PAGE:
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02-09-2020, 12:29   #33
Jim2007
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You never hear the English going on about their 900 years of Oppression since the Norman invasion of 1066. They know that victimhood is in the long term poisonous.
That would be because they embrace it as part of their culture and they have 900 years of racism built in that makes them feel superior to the peoples of the old empire. That’s why their happy to accept immigration from the old empire but not Europeans, can’t keep up the pretense there - reality breaks in.
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04-09-2020, 03:49   #34
meathstevie
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You can still see shadowy groups in Ireland in marching with quasi-military attire. Usually at funerals.

Ireland was a lot more conservative then, most people took the lead of the Catholic Church and favoured Franco over the legitimate Spanish government (obviously there were exceptions). The attacks on churches in Spain would have been enough to make up some people's minds.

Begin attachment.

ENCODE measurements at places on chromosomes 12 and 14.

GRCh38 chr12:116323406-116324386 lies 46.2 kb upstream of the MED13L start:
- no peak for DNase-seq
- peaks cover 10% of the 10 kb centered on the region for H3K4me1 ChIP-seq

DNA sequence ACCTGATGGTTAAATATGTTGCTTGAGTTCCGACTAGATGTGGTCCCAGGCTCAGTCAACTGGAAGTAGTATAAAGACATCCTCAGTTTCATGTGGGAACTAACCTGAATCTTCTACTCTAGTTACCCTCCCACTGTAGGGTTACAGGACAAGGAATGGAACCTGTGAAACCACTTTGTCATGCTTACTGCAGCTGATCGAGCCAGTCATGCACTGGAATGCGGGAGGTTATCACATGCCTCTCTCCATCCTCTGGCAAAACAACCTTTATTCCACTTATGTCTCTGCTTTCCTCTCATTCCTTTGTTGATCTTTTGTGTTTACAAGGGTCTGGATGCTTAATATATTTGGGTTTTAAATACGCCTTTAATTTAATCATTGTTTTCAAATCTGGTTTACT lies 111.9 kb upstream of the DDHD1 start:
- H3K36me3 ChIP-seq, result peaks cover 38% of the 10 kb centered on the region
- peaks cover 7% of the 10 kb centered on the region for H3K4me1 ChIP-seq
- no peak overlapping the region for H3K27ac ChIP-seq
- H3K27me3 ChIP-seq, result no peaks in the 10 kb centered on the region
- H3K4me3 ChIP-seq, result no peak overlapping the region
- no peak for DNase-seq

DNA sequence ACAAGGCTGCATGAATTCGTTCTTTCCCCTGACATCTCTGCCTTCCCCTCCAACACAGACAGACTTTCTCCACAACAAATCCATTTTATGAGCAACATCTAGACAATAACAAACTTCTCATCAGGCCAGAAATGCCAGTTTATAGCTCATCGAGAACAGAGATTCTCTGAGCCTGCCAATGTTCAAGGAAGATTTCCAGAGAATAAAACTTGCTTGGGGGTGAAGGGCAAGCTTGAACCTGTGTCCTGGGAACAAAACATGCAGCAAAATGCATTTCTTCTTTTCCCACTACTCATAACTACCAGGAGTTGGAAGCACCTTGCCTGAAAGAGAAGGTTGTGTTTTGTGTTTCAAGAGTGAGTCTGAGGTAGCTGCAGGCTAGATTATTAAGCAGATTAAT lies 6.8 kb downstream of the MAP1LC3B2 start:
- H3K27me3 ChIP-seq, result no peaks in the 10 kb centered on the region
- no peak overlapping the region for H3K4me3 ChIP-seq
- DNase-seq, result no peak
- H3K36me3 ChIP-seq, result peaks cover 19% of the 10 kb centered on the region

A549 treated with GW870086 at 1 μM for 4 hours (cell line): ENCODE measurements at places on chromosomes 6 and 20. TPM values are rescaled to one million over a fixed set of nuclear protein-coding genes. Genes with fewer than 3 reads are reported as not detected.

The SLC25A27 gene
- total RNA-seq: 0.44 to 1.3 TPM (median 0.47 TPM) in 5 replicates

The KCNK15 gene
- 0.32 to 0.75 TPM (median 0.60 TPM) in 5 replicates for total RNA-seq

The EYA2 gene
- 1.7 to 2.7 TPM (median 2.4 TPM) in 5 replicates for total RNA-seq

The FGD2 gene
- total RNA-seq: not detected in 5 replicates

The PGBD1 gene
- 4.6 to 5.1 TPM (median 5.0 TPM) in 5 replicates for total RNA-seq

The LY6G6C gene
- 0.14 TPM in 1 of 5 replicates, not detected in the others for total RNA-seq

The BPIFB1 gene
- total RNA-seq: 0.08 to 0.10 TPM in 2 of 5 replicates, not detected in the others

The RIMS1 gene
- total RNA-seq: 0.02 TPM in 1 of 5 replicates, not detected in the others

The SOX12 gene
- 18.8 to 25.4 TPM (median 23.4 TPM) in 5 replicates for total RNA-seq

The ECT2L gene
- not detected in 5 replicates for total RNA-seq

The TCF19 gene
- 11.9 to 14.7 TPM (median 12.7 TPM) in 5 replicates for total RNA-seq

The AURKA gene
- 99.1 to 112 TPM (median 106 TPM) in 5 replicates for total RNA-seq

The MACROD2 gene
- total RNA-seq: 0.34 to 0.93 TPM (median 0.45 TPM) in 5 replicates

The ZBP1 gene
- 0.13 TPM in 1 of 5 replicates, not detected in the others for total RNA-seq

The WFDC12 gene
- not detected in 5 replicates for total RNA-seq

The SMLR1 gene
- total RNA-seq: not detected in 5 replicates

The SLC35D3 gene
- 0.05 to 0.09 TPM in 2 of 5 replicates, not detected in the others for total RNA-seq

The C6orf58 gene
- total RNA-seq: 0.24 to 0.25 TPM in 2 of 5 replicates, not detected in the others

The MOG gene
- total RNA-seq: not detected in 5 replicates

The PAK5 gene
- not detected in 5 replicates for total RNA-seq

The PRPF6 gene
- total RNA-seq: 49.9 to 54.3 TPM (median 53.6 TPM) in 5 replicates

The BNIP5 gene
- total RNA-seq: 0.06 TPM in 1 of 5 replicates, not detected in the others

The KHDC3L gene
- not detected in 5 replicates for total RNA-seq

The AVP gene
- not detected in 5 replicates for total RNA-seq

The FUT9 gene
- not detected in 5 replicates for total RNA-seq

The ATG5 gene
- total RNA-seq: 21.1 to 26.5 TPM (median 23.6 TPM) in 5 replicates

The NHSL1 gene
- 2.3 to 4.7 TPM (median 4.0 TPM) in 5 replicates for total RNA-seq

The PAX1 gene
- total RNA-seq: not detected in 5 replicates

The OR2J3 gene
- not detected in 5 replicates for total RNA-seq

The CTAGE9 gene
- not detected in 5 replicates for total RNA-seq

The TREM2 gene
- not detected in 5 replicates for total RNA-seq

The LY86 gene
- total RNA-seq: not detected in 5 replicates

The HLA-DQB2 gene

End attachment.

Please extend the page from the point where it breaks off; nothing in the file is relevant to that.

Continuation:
I'm no fan of Eoin O'Duffy. But to suggest that he was some sort of proto-Hitler is laughable. If you look the actual Blueshirt ideology, stated aims, it basically boils down to following the catholic church and opposing communism. O'Duffy made lots of contradictory statements and positions, e.g. opposing ant-Antisemitism at a Fascist conference. He seemed to have been an effective IRA commander , but clearly was mentally past his prime by the 1930s.
A lot of people seem to be getting this wrong but fascism itself, although not very nice to say the least, was not necessarily anti-Semitic in it’s early days. As the alliance Mussolini and Hitler grew closer anti-Semitism became the norm although the Italians weren’t too hot on holding razzia’s and organising the mass murder of Italian Jews.